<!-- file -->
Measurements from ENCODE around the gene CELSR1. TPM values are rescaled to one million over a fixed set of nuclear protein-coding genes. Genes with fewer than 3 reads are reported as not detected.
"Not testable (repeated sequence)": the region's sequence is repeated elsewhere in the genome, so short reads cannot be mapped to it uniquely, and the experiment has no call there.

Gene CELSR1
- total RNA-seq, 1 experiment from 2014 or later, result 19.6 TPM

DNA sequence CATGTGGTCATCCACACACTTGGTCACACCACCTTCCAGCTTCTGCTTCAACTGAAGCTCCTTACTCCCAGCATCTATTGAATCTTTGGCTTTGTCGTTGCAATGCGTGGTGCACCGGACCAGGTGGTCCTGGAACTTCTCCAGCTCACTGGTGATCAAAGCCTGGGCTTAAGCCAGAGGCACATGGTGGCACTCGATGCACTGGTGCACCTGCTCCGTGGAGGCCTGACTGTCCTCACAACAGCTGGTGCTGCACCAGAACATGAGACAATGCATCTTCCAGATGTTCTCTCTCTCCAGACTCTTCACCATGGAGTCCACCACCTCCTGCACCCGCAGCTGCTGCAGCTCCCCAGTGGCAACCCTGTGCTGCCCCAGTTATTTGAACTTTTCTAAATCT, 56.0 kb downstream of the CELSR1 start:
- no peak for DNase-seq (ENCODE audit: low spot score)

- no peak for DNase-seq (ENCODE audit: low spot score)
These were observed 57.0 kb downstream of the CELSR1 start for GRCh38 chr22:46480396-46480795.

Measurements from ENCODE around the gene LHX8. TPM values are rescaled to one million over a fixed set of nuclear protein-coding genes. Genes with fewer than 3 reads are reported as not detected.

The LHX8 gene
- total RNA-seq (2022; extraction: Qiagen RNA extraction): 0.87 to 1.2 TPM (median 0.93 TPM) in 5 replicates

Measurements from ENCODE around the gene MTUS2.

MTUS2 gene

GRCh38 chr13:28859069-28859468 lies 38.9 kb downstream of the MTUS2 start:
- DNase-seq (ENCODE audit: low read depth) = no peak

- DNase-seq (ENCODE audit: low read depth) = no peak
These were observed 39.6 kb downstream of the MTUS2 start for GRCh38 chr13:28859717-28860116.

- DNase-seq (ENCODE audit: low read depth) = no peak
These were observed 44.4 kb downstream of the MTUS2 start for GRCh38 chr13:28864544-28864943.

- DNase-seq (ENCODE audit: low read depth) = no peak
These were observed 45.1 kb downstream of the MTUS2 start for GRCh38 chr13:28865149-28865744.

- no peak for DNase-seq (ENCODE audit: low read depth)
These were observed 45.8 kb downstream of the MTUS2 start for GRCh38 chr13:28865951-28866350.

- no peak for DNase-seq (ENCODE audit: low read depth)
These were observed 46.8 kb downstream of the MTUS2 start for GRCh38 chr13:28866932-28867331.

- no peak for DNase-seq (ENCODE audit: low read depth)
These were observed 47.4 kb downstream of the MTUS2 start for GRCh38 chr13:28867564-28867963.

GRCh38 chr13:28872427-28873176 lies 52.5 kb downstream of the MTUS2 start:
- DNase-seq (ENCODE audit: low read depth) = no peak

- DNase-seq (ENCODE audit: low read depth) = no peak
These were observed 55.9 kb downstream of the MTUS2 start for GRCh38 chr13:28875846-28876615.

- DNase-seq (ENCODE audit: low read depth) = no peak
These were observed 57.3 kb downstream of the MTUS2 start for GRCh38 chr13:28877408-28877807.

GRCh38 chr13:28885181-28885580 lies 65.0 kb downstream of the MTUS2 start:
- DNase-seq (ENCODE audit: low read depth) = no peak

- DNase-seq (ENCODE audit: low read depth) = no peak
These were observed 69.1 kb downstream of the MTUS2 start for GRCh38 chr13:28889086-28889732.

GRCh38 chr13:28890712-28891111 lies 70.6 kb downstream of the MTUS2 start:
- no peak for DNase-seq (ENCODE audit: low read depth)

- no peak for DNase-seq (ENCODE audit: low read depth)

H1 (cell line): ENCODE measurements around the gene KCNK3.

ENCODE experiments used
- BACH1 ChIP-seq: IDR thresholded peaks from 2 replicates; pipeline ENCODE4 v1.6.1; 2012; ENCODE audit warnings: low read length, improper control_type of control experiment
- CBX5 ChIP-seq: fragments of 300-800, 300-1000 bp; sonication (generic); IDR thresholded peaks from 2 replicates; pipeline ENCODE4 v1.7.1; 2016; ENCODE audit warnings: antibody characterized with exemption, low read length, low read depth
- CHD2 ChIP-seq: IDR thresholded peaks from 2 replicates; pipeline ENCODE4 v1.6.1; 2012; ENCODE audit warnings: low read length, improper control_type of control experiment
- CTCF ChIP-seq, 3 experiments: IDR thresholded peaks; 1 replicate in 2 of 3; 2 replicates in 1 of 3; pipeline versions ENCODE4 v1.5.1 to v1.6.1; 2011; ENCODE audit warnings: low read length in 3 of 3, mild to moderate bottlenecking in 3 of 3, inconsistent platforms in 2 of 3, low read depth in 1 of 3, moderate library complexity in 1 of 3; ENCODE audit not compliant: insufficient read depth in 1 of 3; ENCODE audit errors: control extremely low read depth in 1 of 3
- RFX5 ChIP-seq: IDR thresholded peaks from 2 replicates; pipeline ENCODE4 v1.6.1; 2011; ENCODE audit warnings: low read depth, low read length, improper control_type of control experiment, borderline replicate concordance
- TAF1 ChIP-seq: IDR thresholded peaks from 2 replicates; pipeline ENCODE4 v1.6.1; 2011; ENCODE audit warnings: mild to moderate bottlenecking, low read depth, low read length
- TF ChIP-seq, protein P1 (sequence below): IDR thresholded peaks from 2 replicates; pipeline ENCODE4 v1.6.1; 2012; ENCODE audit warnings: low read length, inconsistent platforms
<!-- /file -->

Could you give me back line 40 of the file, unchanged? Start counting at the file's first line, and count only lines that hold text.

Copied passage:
- no peak for DNase-seq (ENCODE audit: low read depth)